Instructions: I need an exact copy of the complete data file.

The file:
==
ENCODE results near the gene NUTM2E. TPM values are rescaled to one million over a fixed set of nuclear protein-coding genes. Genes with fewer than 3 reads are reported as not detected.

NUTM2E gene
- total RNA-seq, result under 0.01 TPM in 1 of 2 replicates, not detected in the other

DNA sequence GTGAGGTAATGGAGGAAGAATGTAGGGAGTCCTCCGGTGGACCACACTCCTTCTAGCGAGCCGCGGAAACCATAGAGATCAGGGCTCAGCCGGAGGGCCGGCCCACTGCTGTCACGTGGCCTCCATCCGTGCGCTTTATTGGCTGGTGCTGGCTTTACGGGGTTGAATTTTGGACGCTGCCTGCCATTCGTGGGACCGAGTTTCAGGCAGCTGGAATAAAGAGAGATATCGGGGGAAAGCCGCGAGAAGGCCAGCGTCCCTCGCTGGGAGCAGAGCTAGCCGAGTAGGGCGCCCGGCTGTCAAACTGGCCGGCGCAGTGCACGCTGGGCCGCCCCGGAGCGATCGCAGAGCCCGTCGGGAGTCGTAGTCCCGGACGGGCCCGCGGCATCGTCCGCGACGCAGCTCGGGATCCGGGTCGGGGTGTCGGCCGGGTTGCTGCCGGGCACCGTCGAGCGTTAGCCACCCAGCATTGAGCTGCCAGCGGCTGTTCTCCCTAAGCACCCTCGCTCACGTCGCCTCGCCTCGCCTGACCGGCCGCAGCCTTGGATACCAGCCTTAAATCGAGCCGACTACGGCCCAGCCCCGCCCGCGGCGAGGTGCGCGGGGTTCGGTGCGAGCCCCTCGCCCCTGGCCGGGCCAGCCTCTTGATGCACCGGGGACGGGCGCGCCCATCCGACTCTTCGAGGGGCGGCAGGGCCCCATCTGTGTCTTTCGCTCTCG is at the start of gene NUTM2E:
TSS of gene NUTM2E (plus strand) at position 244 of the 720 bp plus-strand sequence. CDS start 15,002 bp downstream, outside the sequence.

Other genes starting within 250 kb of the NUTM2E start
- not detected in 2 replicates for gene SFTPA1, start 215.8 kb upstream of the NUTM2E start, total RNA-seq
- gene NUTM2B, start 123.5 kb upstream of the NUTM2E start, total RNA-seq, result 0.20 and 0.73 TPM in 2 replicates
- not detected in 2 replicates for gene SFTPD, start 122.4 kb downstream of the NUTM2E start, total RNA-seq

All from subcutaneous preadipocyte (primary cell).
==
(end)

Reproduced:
ENCODE results near the gene NUTM2E. TPM values are rescaled to one million over a fixed set of nuclear protein-coding genes. Genes with fewer than 3 reads are reported as not detected.

NUTM2E gene
- total RNA-seq, result under 0.01 TPM in 1 of 2 replicates, not detected in the other

DNA sequence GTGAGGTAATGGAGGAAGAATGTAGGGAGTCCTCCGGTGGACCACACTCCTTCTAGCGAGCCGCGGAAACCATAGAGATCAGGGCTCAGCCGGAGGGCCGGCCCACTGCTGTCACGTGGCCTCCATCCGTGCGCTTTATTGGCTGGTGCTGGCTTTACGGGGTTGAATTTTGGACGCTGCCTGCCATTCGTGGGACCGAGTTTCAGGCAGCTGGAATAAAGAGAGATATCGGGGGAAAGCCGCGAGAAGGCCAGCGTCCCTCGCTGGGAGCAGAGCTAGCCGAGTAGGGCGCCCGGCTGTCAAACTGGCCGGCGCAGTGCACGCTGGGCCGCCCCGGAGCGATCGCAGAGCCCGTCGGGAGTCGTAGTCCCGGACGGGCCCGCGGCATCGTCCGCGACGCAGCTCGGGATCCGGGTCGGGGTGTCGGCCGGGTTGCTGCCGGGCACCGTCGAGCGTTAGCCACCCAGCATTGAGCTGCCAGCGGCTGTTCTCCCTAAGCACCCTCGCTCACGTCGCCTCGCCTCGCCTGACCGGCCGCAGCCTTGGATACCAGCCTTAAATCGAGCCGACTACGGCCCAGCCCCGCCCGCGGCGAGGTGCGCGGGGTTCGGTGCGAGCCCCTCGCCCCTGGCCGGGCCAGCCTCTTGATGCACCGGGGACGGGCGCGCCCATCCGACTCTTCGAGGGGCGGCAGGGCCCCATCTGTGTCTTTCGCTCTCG is at the start of gene NUTM2E:
TSS of gene NUTM2E (plus strand) at position 244 of the 720 bp plus-strand sequence. CDS start 15,002 bp downstream, outside the sequence.

Other genes starting within 250 kb of the NUTM2E start
- not detected in 2 replicates for gene SFTPA1, start 215.8 kb upstream of the NUTM2E start, total RNA-seq
- gene NUTM2B, start 123.5 kb upstream of the NUTM2E start, total RNA-seq, result 0.20 and 0.73 TPM in 2 replicates
- not detected in 2 replicates for gene SFTPD, start 122.4 kb downstream of the NUTM2E start, total RNA-seq

All from subcutaneous preadipocyte (primary cell).